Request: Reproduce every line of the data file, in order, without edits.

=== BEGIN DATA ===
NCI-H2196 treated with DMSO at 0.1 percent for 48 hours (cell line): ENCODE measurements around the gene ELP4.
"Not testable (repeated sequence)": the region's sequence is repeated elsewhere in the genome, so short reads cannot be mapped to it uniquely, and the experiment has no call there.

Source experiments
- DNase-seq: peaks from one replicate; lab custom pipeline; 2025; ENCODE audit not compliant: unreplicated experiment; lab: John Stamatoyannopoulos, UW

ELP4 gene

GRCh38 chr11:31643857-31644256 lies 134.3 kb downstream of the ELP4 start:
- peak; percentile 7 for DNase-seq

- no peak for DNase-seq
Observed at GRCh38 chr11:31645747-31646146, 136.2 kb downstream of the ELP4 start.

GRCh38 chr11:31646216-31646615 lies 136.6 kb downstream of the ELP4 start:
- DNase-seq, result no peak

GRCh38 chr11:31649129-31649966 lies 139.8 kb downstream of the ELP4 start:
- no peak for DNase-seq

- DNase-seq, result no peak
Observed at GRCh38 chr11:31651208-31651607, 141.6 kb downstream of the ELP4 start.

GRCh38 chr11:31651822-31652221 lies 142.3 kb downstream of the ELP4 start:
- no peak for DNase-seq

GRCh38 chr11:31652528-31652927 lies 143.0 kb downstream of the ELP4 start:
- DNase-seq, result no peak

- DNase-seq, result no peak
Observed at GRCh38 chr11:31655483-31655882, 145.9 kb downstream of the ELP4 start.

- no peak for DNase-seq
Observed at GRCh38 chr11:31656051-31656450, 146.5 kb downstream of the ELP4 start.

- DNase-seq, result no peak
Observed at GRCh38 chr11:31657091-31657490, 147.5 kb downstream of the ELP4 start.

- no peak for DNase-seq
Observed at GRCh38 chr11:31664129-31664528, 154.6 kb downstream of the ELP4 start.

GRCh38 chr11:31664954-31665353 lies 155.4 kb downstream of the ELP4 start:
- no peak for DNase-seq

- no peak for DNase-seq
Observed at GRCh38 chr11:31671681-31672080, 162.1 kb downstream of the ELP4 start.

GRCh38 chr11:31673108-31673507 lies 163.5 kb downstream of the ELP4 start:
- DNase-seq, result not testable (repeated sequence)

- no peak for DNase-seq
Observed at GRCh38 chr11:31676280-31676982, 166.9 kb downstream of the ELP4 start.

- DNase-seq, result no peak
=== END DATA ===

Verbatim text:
NCI-H2196 treated with DMSO at 0.1 percent for 48 hours (cell line): ENCODE measurements around the gene ELP4.
"Not testable (repeated sequence)": the region's sequence is repeated elsewhere in the genome, so short reads cannot be mapped to it uniquely, and the experiment has no call there.

Source experiments
- DNase-seq: peaks from one replicate; lab custom pipeline; 2025; ENCODE audit not compliant: unreplicated experiment; lab: John Stamatoyannopoulos, UW

ELP4 gene

GRCh38 chr11:31643857-31644256 lies 134.3 kb downstream of the ELP4 start:
- peak; percentile 7 for DNase-seq

- no peak for DNase-seq
Observed at GRCh38 chr11:31645747-31646146, 136.2 kb downstream of the ELP4 start.

GRCh38 chr11:31646216-31646615 lies 136.6 kb downstream of the ELP4 start:
- DNase-seq, result no peak

GRCh38 chr11:31649129-31649966 lies 139.8 kb downstream of the ELP4 start:
- no peak for DNase-seq

- DNase-seq, result no peak
Observed at GRCh38 chr11:31651208-31651607, 141.6 kb downstream of the ELP4 start.

GRCh38 chr11:31651822-31652221 lies 142.3 kb downstream of the ELP4 start:
- no peak for DNase-seq

GRCh38 chr11:31652528-31652927 lies 143.0 kb downstream of the ELP4 start:
- DNase-seq, result no peak

- DNase-seq, result no peak
Observed at GRCh38 chr11:31655483-31655882, 145.9 kb downstream of the ELP4 start.

- no peak for DNase-seq
Observed at GRCh38 chr11:31656051-31656450, 146.5 kb downstream of the ELP4 start.

- DNase-seq, result no peak
Observed at GRCh38 chr11:31657091-31657490, 147.5 kb downstream of the ELP4 start.

- no peak for DNase-seq
Observed at GRCh38 chr11:31664129-31664528, 154.6 kb downstream of the ELP4 start.

GRCh38 chr11:31664954-31665353 lies 155.4 kb downstream of the ELP4 start:
- no peak for DNase-seq

- no peak for DNase-seq
Observed at GRCh38 chr11:31671681-31672080, 162.1 kb downstream of the ELP4 start.

GRCh38 chr11:31673108-31673507 lies 163.5 kb downstream of the ELP4 start:
- DNase-seq, result not testable (repeated sequence)

- no peak for DNase-seq
Observed at GRCh38 chr11:31676280-31676982, 166.9 kb downstream of the ELP4 start.

- DNase-seq, result no peak